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Food Waste Increased At British Supermarket Chain Tesco

Words by Gina-Marie Cheeseman
Energy & Environment
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Food waste is a big problem. A third of the world’s food is wasted each year, amounting to 1.3 billion tons annually at a cost of $940 billion. An estimated 800,000 tons of fresh vegetables and salads are wasted every year in the U.K. That's why it's a bit unsettling to learn that food waste at the British grocery store chain Tesco increased by over 2,000 tons from 2014/2015 to 2015/2016, according to the company’s own data. Tesco blames the 4 percent increase in food waste -- which rose from 57,100 tons to 59,400 tons -- on its bakery and alcohol divisions.

Tesco has published data on the food waste in its operations since 2013. And it is the only British retailer to do so. The release of the data came as its CEO Dave Lewis gave the keynote speech at the Global Summit of the Consumer Goods Forum in Cape Town, South Africa. Lewis encouraged businesses to do more to reduce food waste, including publishing their food waste data. “Tackling food waste makes sense for business, it will help people and our planet, and it’s also the right thing to do,” Lewis said in South Africa.

“When I arrived at Tesco we were the only U.K. retail company to publish our food waste data,” Lewis said. “What the data shows is that it’s clear where we need to focus our efforts ... Nearly three years after we announced it, we are still the only U.K. retailer publishing our data.”

By reducing its food waste, Tesco will save money. A report by the Waste and Resources Action Program (WRAP) found that taking action to prevent food waste could save businesses over $426 million a year. WRAP estimates that 1.9 million tons of food is wasted in the U.K. grocery supply chain annually.

Tesco has a number of partnerships and initiatives to reduce food waste. Back in March, the supermarket chain became one of the signatories of the Courtauld 2025 Commitment. Signatories of the Commitment agree to reduce food and drink waste in the U.K. by 20 percent by 2025. In January, Tesco announced that Lewis will chair Champions 12.3, a coalition of leaders from various sectors whose goal is to help achieve the U.N. Sustainable Development Goal 12.3 to cut global food waste in half by 2030.

Lewis mentioned Tesco’s struggles to reduce food waste in a blog post. “What that data shows clearly is where we need to focus our efforts – so it’s really important that other retailers share their data in this way too,” he wrote. He cited several initiatives at Tesco to reduce food waste. One of them is a commitment to ensure all surplus food at the company’s U.K. stores is offered to charity organizations by the end of 2017. Tesco is participating with FareShare and FoodCloud to make that happen.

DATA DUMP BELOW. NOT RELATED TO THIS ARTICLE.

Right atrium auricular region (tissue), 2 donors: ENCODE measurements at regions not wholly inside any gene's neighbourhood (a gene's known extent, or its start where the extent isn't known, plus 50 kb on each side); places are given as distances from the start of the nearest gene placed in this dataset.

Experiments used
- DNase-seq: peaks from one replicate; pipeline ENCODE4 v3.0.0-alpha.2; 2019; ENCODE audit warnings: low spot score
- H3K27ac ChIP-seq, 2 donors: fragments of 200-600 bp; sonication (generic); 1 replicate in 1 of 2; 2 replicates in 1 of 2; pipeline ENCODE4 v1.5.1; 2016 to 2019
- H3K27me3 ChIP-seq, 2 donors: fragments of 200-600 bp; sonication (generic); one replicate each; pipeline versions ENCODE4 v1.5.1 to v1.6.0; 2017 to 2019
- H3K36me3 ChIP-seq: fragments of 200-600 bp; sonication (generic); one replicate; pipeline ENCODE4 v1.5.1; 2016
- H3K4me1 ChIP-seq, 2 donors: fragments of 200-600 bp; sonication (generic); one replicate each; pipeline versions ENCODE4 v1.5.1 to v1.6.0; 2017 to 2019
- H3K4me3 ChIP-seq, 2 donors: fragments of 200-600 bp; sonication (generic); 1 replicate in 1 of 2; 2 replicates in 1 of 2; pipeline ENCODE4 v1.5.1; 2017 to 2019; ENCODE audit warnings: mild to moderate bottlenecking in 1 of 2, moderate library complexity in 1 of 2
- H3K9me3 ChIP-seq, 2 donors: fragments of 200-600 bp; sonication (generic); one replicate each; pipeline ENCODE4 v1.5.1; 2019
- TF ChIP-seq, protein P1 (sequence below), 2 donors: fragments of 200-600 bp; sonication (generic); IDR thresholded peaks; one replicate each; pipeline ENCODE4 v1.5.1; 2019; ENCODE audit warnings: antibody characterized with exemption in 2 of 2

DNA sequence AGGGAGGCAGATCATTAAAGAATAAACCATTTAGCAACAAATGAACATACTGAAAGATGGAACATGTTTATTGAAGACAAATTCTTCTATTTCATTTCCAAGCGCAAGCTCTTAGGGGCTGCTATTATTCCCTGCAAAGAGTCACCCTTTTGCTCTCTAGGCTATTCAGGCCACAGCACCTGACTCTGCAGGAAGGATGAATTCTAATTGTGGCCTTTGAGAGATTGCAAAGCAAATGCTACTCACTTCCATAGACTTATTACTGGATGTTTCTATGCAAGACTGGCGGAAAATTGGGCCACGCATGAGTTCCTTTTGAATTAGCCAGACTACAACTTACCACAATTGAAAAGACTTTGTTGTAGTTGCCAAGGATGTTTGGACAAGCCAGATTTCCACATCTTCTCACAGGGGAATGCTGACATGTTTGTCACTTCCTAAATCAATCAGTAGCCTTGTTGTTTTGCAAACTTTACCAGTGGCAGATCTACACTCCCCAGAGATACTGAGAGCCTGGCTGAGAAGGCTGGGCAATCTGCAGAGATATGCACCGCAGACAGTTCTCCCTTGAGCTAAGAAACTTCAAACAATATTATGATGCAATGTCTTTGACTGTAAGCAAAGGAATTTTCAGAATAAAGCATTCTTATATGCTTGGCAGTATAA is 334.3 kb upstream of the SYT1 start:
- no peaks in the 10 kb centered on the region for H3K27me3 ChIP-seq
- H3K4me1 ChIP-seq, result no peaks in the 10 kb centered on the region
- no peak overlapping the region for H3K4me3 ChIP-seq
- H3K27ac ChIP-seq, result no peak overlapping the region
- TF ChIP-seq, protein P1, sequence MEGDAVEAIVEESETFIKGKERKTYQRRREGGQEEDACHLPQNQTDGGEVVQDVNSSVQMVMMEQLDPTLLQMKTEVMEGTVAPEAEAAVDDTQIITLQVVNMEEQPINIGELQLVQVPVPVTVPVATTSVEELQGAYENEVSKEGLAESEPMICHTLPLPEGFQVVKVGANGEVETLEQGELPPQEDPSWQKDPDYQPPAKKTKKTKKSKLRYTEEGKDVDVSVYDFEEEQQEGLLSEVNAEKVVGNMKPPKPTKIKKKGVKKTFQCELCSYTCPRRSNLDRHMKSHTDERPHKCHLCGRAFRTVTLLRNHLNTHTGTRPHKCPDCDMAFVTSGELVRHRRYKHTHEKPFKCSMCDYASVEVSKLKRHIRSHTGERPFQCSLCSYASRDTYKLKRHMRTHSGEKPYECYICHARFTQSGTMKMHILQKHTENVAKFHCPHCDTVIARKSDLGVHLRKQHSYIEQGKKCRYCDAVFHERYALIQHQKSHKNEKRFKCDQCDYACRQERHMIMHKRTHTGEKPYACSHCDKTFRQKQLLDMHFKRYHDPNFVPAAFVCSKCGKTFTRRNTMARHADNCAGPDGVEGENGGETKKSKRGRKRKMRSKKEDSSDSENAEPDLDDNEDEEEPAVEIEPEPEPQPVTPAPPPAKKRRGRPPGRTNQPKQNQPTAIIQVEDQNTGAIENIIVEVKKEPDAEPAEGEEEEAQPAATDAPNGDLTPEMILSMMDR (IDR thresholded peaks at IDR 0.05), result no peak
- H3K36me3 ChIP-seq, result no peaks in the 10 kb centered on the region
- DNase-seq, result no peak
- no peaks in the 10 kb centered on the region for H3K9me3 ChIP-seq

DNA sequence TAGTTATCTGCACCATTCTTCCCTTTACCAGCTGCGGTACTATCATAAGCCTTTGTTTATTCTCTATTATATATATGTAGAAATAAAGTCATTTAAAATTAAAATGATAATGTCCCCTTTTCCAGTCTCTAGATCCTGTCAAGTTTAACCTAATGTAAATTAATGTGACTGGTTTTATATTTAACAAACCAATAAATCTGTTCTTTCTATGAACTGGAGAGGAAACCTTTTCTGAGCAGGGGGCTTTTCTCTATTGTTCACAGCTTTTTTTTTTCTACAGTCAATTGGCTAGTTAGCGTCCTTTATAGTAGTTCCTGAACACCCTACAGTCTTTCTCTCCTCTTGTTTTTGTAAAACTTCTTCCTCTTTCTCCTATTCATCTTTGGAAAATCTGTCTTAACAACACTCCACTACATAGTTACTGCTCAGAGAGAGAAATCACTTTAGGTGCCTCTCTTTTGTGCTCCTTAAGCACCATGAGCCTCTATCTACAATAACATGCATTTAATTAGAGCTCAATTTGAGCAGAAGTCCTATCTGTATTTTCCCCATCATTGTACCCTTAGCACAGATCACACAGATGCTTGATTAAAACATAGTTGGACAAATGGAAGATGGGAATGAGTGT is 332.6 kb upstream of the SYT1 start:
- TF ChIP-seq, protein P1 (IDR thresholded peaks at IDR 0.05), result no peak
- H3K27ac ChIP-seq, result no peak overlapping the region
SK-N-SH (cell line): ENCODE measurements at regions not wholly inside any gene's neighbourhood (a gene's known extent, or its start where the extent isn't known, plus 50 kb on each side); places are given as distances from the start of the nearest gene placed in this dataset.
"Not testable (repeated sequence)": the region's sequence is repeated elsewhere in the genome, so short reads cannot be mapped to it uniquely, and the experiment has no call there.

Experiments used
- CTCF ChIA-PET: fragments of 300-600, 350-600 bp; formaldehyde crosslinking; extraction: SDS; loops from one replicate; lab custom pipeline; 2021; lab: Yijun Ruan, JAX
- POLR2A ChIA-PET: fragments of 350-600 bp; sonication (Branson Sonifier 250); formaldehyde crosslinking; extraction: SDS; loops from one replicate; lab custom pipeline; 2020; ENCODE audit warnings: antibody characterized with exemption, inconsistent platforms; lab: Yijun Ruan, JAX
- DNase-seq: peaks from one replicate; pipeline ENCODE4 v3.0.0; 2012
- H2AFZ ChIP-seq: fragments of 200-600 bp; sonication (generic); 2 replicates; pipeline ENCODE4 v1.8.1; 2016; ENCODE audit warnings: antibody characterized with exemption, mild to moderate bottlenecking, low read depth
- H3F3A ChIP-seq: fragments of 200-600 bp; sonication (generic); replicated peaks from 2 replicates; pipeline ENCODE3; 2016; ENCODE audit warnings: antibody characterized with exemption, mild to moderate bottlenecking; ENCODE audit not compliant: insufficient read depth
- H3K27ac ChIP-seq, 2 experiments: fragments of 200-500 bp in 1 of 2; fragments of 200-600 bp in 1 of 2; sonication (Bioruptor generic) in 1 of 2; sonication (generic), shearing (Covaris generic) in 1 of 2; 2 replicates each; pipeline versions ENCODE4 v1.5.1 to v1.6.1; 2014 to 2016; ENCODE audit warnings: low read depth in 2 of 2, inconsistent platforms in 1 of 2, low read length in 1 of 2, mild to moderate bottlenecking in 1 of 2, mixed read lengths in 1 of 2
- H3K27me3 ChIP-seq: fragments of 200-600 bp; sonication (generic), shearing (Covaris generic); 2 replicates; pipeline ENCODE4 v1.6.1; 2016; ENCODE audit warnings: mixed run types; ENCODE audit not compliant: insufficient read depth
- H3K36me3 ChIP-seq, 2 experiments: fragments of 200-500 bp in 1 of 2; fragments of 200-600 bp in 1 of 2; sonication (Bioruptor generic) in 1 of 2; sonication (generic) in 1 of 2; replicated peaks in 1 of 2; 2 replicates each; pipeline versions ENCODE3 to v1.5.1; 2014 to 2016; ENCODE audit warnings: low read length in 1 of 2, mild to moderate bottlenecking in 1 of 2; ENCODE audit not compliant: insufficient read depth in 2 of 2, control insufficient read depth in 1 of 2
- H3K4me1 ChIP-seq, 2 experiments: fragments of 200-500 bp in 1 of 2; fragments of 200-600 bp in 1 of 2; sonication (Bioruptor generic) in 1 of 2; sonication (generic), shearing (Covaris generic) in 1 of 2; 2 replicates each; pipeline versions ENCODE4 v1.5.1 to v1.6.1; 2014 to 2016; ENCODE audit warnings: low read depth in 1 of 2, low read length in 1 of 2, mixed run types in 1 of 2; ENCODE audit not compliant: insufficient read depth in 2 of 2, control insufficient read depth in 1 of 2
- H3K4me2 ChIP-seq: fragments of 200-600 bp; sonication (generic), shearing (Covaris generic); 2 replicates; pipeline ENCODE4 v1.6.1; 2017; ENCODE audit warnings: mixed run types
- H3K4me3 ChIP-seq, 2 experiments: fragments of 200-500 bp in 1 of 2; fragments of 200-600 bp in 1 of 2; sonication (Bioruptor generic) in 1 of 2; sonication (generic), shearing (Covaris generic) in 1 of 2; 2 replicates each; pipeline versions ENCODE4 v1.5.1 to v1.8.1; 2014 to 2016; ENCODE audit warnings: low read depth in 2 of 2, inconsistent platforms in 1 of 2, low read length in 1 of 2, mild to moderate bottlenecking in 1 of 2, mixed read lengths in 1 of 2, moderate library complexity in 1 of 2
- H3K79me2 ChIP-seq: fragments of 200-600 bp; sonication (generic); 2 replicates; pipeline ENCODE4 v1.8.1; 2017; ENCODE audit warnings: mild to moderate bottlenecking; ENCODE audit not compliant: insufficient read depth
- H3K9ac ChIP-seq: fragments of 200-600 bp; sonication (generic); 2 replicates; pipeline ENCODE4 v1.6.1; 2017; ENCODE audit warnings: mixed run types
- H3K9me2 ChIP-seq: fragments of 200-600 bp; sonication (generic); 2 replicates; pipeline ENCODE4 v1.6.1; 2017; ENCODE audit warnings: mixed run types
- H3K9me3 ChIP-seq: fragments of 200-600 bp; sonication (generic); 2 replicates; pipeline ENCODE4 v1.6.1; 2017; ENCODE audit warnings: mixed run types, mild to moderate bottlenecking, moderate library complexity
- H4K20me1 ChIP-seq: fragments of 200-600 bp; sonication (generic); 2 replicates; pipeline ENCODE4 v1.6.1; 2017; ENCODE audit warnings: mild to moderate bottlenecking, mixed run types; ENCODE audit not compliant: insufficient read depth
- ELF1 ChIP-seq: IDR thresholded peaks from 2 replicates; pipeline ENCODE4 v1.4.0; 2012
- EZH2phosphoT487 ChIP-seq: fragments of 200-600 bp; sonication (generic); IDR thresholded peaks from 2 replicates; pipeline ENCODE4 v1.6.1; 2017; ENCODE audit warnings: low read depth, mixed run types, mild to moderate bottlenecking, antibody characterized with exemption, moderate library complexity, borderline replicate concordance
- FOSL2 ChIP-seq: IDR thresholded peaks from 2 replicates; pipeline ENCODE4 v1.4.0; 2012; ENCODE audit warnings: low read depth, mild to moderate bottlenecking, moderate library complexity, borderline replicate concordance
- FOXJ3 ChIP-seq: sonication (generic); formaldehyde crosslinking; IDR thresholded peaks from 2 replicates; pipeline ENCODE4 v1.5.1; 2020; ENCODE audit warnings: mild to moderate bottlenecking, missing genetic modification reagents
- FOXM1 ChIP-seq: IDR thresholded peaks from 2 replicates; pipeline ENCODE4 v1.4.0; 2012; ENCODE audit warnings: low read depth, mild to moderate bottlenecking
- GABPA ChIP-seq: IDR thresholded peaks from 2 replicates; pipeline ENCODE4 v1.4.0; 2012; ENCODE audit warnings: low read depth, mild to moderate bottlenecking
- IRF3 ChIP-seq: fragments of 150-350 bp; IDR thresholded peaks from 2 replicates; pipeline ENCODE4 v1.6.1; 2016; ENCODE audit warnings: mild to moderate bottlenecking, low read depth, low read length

He also mentioned Tesco’s new produce line, Perfectly Imperfect, which sells fruits and vegetables that might look funny but are completely nutritious. The Perfectly Imperfect line includes parsnips, potatoes, strawberries, apples and cucumbers. The sales volumes of the range are now 10 times what they were when the line launched in March. Tesco expects that the line will expand to include up to 10 different types of fruit and vegetables.

“We want to do everything we can to cut food waste, and we’ll continue to do more to help our suppliers and customers reduce the amount of food that is wasted from farm to fork,” Matt Simister, commercial director for fresh food and commodities at Tesco, said in a statement issued when the company added cucumbers to the line.

Produce that doesn’t look necessarily pleasing to the eye is all too often thrown away by grocery store chains. An initiative called Imperfect Produce aims to change that and started by providing a produce delivery subscription in the Bay Area of California. The produce, which is odd looking, is discounted by 30 to 50 percent. Whole Foods announced in March that it will team up with Imperfect Produce to sell misshapen fruit.

Image credit: Flickr/Nick Saltmarsh

Gina-Marie Cheeseman

Gina-Marie is a freelance writer and journalist armed with a degree in journalism, and a passion for social justice, including the environment and sustainability. She writes for various websites, and has made the 75+ Environmentalists to Follow list by Mashable.com.

Read more stories by Gina-Marie Cheeseman